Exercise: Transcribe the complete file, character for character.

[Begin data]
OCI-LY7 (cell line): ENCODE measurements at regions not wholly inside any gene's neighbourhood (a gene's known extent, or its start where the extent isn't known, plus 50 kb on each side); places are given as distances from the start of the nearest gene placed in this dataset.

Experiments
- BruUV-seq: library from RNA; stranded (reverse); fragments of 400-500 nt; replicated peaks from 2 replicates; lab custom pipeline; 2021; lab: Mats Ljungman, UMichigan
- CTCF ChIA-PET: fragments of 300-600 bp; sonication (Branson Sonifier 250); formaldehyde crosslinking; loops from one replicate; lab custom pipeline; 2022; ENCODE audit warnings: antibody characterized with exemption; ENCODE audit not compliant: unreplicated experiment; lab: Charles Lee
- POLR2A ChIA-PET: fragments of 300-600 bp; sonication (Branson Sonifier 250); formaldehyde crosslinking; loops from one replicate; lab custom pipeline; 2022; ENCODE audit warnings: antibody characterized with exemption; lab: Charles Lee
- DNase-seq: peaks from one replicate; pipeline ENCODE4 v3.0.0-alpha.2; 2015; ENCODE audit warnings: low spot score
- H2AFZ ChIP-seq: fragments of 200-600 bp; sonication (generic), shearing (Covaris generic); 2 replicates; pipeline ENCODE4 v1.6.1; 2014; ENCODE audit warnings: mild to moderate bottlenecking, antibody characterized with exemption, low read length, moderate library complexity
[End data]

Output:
OCI-LY7 (cell line): ENCODE measurements at regions not wholly inside any gene's neighbourhood (a gene's known extent, or its start where the extent isn't known, plus 50 kb on each side); places are given as distances from the start of the nearest gene placed in this dataset.

Experiments
- BruUV-seq: library from RNA; stranded (reverse); fragments of 400-500 nt; replicated peaks from 2 replicates; lab custom pipeline; 2021; lab: Mats Ljungman, UMichigan
- CTCF ChIA-PET: fragments of 300-600 bp; sonication (Branson Sonifier 250); formaldehyde crosslinking; loops from one replicate; lab custom pipeline; 2022; ENCODE audit warnings: antibody characterized with exemption; ENCODE audit not compliant: unreplicated experiment; lab: Charles Lee
- POLR2A ChIA-PET: fragments of 300-600 bp; sonication (Branson Sonifier 250); formaldehyde crosslinking; loops from one replicate; lab custom pipeline; 2022; ENCODE audit warnings: antibody characterized with exemption; lab: Charles Lee
- DNase-seq: peaks from one replicate; pipeline ENCODE4 v3.0.0-alpha.2; 2015; ENCODE audit warnings: low spot score
- H2AFZ ChIP-seq: fragments of 200-600 bp; sonication (generic), shearing (Covaris generic); 2 replicates; pipeline ENCODE4 v1.6.1; 2014; ENCODE audit warnings: mild to moderate bottlenecking, antibody characterized with exemption, low read length, moderate library complexity